To ensure that the platform’s powerful security features, such as Hypervisor Protected Code Integrity (HVCI) and Windows Defender Credential Guard, work as intended, it is critical that the platform’s firmware is good and reliable. Windows 10 achieves this by using the Hardware Trust Root, which ensures that unauthorized code such as the Unified Extensible Firmware Interface (UEFI) cannot take root before the Windows bootloader starts.
The key to protecting the hypervisor and thus the rest of the operating system from these low-level threats is System Management Mode (SMM), an execution mode in x86 processors that runs with higher effective permissions than the hypervisor. With traditionally unlimited access to memory and device resources, SMM is a well-known attack vector for accessing the operating system and devices. MMS is particularly vulnerable to threats such as complex surrogate attacks, where one malicious code defrauds another with higher privileges to perform certain actions. It is possible to have perfect code in SMM and still be influenced by behavior such as jumping into secure kernel code.
Sometimes referred to as ring -2, SMM is used by OEMs to interact with hardware such as NV RAM, mimic hardware functionality, manage hardware interruptions or errors, and perform other functions. SMM functions as an interrupt handler, triggered by timers or accessing specific memory sources, registers or devices. OEM drivers and firmware services can explicitly prevent the MMS from controlling certain hardware functions.
In order to stop complex attacks that want to take control of the system via the MMS, the operating system must have control or supervision of the behaviour of the MMS. As part of Secured-core PC and System Guard, Intel and AMD have developed mechanisms to isolate the MMS from the operating system, allowing control and reporting of what the MMS is accessible.
SMM insulation is made in three parts: OEMs have a policy that specifies what they should have access to; the chip manufacturer applies this policy to SMIs; and the chip manufacturer reports compliance to the operating system.
The OEM’s policy is to provide a list with a detailed description of the resources to which PMI managers should have access. This policy is confirmed and implemented through a specific enforcement mechanism for chip manufacturers, which is explained in more detail below. The operating system has no control over this policy; it is simply a guaranteed implementation of the declared policy.
The implementation of the Trusted Computing Base (Tcb), which is introduced in the Windows Dynamic Root of Trust (DRTM) implementation, will receive a forced policy from the chip manufacturer’s reporting mechanism. Since access to resources is platform-specific, Tcb Launch compares the OEM’s SMM access policy with different levels of Windows SMM isolation requirements to determine the level of isolation. The level of insulation achieved by the OEM policy is measured for certification and communicated to the control system.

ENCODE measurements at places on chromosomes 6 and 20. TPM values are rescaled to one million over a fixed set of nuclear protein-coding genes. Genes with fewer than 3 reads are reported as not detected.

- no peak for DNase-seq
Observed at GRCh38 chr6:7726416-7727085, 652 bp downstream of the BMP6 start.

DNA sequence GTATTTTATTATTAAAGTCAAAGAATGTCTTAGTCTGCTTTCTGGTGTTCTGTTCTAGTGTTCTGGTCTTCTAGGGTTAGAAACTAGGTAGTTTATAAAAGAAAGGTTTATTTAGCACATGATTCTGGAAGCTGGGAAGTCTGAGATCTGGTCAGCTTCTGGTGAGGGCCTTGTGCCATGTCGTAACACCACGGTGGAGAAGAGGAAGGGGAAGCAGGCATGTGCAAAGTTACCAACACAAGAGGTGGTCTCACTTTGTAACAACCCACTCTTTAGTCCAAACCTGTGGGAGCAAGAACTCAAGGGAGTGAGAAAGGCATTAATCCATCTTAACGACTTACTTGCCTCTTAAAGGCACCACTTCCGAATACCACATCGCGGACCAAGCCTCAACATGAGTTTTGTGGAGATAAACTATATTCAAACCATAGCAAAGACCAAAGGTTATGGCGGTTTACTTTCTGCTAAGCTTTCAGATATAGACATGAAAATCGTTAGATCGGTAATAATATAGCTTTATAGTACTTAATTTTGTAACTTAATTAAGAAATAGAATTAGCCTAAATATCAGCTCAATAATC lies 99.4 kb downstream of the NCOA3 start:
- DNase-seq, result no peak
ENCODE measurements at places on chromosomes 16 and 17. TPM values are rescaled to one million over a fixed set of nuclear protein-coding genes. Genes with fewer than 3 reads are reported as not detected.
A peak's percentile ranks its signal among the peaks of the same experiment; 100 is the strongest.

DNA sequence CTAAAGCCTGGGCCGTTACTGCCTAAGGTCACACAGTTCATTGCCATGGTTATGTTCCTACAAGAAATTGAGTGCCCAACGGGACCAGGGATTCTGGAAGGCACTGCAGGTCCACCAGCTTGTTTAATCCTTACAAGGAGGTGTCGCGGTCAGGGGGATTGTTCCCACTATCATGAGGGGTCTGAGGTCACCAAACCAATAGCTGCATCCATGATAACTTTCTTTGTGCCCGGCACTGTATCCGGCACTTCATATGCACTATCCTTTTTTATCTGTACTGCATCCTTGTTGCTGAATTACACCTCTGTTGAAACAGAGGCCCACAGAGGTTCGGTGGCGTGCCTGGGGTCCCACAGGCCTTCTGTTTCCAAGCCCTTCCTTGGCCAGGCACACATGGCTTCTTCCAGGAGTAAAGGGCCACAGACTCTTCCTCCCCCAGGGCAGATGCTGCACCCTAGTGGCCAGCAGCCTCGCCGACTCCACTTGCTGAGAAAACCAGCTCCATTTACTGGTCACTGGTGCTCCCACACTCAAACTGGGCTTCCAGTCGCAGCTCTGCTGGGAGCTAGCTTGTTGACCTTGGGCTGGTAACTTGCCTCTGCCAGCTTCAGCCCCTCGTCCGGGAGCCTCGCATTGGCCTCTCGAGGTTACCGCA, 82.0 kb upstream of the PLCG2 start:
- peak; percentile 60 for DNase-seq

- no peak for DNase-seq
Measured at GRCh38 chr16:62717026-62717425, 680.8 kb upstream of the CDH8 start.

The degree of segregation is to increase the limitations on what OCs can achieve and the ability to ensure compliance with system requirements. An example of an isolation requirement is that the PMI may not be able to access the operating system memory. In addition, these requirements may impose restrictions on the following means:
- Locking the SMM Page Configuration
- Tables of static pages
- Access to the Model Specific Register (MSR)
- Access to the IO port
- Save processor status Access
To ensure a consistent security promise to customers using Secured Core PCs, DRTM measures are closed and local and external certifications are not achieved if minimum requirements are not met. SMM isolation is associated with DRTM because without DRTM, the control system cannot trust anything evaluated by the boat environment because it is not protected against SMM influences. The IMS is interrupted during the DRTM so that the new trust root defined by the DRTM can assess the security of the MMS access policy.
Windows not only uses these security tools to protect local secrets, but certification tools can also use this information remotely to determine the security location of a particular device. This evaluation report can be used to prevent access to important network files, e.g. when a certain combination of functions is missing.
AMD solution (SMM monitor)
During the start-up phase of the UEFI, the SMM Supervisor is assigned as the UEFI driver. This driver is signed by AMD and verified by the Platform Security Processor (PSP) when the DRTM is launched. If authentication fails, the DRTM will fail. (It is also PSP protected against reverse firmware).